Christmas Bells.

I once dropped a set of kitchen glasses in the checkout line at J.M. Fields. We were on our annual Christmas shopping trip, which included a stop at the closest McDonalds for dinner. The closest Golden Arches was 35 miles away at the time, I was in my elementary years, and the cash registers on the McDonalds counter were made by GTE/Comp-Acct.

I remember the stupidest things.

My dad would take the four of us Christmas shopping once a year; he always wanted to shop at Central Tractor, but he would take us to a discount department store as well. In the early years it was Grants, but that one particular year it was J.M. Fields. I wanted to buy my mom a set of kitchen glasses. They had brown and yellow flowers painted on the side, but I dropped them when I was putting them on the checkout counter.

I was mortified.

We may have shopped at different discount department stores during the single digit years of my life but one thing that was a constant was the excitement I felt when the village DPW put up the Christmas decorations on the lamp posts in the “downtown area”. I grew up in an Upstate New York town with a population of around 2500. The village, which my mother called “downtown”, was possibly three blocks of store fronts. At the time power lines lined the Main Street, which was actually called Jefferson Street. During the holidays the street light poles were adorned with simple Christmas ornaments, usually big red bells with a 150-watt light bulb in the middle. On the corner was a candle or wreath covered in tinsel. The ornaments had a ’60s vibe to them and were simple. I was always excited when the ornaments went up around Thanksgiving because it meant Santa Claus was coming to town.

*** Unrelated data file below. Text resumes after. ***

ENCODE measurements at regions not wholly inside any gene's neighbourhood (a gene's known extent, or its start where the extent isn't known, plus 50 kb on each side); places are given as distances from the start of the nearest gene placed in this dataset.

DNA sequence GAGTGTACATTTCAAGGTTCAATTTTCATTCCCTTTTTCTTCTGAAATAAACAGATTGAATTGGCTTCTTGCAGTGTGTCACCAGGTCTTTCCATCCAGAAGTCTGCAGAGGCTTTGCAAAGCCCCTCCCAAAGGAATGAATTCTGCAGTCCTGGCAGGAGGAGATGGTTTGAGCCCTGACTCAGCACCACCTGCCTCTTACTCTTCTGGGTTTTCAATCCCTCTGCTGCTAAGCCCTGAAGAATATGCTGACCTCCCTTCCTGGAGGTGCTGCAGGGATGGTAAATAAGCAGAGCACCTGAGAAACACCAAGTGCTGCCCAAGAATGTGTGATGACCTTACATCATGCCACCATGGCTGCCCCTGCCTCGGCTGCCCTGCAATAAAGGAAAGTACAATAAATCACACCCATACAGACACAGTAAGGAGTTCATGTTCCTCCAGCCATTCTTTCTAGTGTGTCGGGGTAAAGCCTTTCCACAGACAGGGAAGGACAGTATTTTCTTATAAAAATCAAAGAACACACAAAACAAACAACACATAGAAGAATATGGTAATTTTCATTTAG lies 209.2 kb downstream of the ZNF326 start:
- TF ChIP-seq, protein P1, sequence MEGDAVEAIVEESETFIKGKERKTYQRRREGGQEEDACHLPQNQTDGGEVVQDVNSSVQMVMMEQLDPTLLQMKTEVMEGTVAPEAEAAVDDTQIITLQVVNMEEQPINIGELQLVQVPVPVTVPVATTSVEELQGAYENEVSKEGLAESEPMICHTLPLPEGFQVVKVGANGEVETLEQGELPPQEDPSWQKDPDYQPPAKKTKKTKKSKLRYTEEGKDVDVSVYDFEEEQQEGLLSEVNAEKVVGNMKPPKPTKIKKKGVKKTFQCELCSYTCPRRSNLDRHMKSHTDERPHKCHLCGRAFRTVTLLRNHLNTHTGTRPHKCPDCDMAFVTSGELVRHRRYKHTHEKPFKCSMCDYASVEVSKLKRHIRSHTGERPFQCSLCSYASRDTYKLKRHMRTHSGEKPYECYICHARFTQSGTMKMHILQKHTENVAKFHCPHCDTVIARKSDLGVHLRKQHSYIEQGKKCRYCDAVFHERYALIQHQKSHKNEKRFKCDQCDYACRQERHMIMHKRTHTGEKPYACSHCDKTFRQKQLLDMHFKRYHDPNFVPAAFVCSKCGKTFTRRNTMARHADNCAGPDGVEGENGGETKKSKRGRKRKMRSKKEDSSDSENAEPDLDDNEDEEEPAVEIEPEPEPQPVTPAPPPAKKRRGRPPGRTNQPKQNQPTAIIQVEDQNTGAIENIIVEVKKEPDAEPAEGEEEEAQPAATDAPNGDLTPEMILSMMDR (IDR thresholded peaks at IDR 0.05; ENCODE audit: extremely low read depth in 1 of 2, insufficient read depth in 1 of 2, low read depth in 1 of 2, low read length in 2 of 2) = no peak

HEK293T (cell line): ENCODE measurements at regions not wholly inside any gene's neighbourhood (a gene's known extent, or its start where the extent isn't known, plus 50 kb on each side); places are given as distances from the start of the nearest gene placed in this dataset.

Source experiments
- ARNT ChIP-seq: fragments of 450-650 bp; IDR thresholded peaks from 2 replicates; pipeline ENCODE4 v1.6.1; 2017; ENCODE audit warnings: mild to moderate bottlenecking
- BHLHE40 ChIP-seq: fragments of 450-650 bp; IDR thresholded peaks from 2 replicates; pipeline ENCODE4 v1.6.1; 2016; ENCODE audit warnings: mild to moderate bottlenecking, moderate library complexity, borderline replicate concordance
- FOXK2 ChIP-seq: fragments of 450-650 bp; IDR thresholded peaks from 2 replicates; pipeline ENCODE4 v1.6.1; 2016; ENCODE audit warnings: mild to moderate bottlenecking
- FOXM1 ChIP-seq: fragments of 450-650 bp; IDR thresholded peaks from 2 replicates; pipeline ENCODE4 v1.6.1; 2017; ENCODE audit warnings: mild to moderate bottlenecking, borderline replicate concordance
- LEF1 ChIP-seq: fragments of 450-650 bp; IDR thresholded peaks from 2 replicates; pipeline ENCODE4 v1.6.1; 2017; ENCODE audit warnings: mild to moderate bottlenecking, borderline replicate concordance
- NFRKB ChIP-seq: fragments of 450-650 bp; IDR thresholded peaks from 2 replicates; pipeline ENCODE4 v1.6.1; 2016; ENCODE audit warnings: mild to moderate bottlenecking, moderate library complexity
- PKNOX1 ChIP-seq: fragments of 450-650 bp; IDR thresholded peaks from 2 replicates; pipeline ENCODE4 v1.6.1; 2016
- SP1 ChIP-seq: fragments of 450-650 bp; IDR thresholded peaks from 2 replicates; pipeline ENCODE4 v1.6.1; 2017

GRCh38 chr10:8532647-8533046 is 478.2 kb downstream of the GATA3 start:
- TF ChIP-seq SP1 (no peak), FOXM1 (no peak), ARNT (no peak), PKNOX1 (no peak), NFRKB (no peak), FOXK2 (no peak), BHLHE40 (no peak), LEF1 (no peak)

I was watching a Hallmark Christmas Movie earlier this evening. It was set in a small town where a big city executive came back to her hometown and she found the spirit of Christmas when the big tree lighting ceremony took place. I recognized the smiles and happiness the main character felt when the tree lighting took place in tonight’s movie, I always felt the same way when the bells went up on the lampposts.

Holiday street decorations are very sophisticated in the big city. There are glittering balls hanging over the streets and twinkling lights adorning great big, excessive displays. But that’s really what the holiday shopping has turned into, right? Big, grand gestures meant to impress.

I miss the simplicity of the red bells with a 150-watt bulb giving them a warm glow.

I was out for a walk this evening and one house, a few blocks away, had an outside display along the fence that lined their yard. The Christmas lights were the older “Merry Midget” incandescent miniature Christmas lights. You could only string two or three of these sets of lights together without blowing a fuse. The harsh, impersonal glow of LED lights were nowhere to be found. These lights were warm, inviting, and quietly suggested, “Happy Holidays”, in yellow, blue, green, red, pink, and gold. If one of the lights had been replaced with a white bulb with a red tip, the entire string of lights would have flashed in unison. No need to twinkle, just blink.


I miss the excitement I felt about the holidays as a kid. Today there’s so many commitments and commercials and pressure to buy the right gift for our loved one. As an adult money is a never-ending concern. “They know what I make, will they be impressed with a scarf?”.

I want the stress of the holidays to just go away permanently, and I want to be in awe of a simple red bell, lit by a 150-watt incandescent bulb, hanging from a street lamp.

I want a simple holiday with family and friends. The rest is just unnecessary.